In such cases, it is hoped that the prospect of a fight – which no smart NHL player really wants – will make one think twice about doing something dangerous. But as with any carrot-and-stick approach, stronger measures must be taken from time to time for broader deterrence.
That’s why Avalanche star MacKinnon said he followed Dumba when he saw team-mate Mikko Rantanen draw.
The case is more complicated. He saw Beagle investigating the assassination of young Ducks striker Zagras and walked over to the Coyotes to defend his team-mate. Beagle says he was defending his goalkeeper after Zagras hit the ball, which had a five-goal lead, with over-offensive shots.
Thus, Beagle and Terry both cited the “Protection of Teammates” clause in the unwritten rules book to justify their actions. Unfortunately for Terry, he has no consequences, and in the next fight he was completely shaken by Beagle, an ugly wound opened near his blackened eye.
In the case of McKinnon, who also cited the “protection” code as a justification for fighting Dumba, he was initially afraid of breaking his boxing arm and losing several playoff rounds. Fortunately, this was not the case.
McCann was also swollen with his hand but was unharmed. Hawstol told me that he had no problem dismissing his teammate McCann.
“Honestly, the way we are made, everyone has to play their part,” Huxtol said. We do not have anyone who is absent from the competitive part of the game.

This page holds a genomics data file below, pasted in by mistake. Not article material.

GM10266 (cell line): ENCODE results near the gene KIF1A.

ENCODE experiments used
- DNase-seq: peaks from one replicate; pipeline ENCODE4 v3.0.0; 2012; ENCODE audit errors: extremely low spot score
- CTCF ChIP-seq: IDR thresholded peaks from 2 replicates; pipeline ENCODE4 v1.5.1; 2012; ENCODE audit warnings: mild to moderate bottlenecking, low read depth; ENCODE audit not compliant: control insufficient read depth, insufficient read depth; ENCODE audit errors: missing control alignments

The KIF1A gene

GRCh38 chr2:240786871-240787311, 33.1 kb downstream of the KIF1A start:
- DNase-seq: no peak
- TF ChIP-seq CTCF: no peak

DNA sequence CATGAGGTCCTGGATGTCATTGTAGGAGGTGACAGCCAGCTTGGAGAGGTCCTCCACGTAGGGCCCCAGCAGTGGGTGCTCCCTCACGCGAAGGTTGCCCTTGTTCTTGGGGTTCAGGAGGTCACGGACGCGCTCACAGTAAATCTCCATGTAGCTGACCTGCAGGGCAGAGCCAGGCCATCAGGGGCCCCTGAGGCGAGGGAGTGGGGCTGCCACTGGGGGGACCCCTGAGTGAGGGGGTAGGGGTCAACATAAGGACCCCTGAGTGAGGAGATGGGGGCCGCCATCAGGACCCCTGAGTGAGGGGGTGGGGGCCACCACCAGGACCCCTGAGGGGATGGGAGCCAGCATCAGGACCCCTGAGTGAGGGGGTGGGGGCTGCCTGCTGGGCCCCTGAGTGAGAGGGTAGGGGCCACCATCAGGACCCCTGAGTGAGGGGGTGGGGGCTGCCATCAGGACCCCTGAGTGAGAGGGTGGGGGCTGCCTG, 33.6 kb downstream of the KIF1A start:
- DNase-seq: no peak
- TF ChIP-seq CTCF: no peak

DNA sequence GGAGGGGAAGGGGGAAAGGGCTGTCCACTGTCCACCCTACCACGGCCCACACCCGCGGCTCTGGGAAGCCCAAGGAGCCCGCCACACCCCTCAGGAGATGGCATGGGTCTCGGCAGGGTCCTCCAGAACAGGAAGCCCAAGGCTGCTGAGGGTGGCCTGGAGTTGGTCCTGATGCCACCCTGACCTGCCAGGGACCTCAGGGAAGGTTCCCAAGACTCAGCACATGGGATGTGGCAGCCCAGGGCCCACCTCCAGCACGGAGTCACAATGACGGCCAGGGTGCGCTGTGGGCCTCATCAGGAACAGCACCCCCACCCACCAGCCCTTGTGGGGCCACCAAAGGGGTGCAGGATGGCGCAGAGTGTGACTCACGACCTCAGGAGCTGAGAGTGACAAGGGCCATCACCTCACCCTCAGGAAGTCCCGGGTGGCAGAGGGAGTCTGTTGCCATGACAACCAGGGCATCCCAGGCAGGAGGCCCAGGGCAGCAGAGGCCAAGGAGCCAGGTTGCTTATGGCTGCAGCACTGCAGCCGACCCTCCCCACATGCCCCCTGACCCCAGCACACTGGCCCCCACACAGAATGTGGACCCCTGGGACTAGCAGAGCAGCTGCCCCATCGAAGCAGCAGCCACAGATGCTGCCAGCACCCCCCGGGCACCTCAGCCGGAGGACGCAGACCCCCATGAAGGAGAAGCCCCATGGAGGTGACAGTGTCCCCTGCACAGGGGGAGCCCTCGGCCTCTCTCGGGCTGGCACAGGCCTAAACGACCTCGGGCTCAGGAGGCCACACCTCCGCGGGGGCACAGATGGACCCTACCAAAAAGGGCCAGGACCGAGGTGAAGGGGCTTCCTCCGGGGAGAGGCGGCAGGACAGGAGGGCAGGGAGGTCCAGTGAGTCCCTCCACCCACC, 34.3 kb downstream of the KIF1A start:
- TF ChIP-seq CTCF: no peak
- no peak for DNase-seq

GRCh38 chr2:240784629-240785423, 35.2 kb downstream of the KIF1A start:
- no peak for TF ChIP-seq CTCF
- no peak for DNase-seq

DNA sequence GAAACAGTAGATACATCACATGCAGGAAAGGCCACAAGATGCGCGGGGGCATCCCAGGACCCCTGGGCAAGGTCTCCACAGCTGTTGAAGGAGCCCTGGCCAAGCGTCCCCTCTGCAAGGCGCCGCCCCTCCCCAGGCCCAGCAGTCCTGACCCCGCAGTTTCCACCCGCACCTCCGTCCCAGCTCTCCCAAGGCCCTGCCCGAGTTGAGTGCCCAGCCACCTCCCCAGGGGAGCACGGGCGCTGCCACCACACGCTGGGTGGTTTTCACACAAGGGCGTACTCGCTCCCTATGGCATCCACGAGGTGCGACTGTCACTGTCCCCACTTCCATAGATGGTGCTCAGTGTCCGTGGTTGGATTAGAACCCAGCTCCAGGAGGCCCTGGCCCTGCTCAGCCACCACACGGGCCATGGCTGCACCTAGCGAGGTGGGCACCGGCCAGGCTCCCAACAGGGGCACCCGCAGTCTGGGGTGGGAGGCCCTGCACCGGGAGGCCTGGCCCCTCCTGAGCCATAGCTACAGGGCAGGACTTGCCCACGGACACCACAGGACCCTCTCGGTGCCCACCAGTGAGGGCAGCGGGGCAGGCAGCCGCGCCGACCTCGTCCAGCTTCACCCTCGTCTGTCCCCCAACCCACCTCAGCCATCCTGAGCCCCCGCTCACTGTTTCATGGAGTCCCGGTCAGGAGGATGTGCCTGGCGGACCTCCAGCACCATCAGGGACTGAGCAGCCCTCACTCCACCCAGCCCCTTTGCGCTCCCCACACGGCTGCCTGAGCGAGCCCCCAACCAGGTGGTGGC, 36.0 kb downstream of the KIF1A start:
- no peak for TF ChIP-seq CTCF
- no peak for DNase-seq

Yes, we did. Kraken is not exactly Avalanche skills.
However, you do not want to see their most skilled men endanger themselves unnecessarily. This is bad enough that Oleksiak – the team’s best defender – sometimes has to be sidelined by the five-minute head coach, but he is a great man and is expected to knock him down.
McCann is a completely different story, and the explanation for his punching was not very convincing. He did not protect anyone.
“One thing I want to make sure of is that we do it for the right reasons at the right time,” Hawstol said. “Not just out of frustration or any other way.”
Wise words, especially when even a player in moral “right” according to the unwritten hockey code is at risk of severe injury in a fight. Terry’s defeat and the lack of a complementary NHL field at Beagle showed that even star players who dare to mess up act alone.
Avalanches sigh so loudly that McKinnon did not lose hope in the playoffs just by breaking his arm. Terry is no doubt relieved that Beagle has nothing on his face.
Kraken now has McConnell’s co-star, Yannie Gord, who turns his life into a plague in difficult spaces, occasionally igniting the team with his fists. But Gorde has been wrestling all this time, and he knows how to avoid biting too much.
With McCann, a dust-novice, you’d rather set his team on fire than turn on someone.
Yes, this is very confusing and difficult for any new fan or even NHL player in a sport where there is immediate reaction and ambiguity. Many people just follow the school yard principle: do not get in trouble.
And when the problem occasionally finds the most skilled player on your team, it’s best to make sure he let go of those gloves for a good reason. Then, get him out as soon as possible.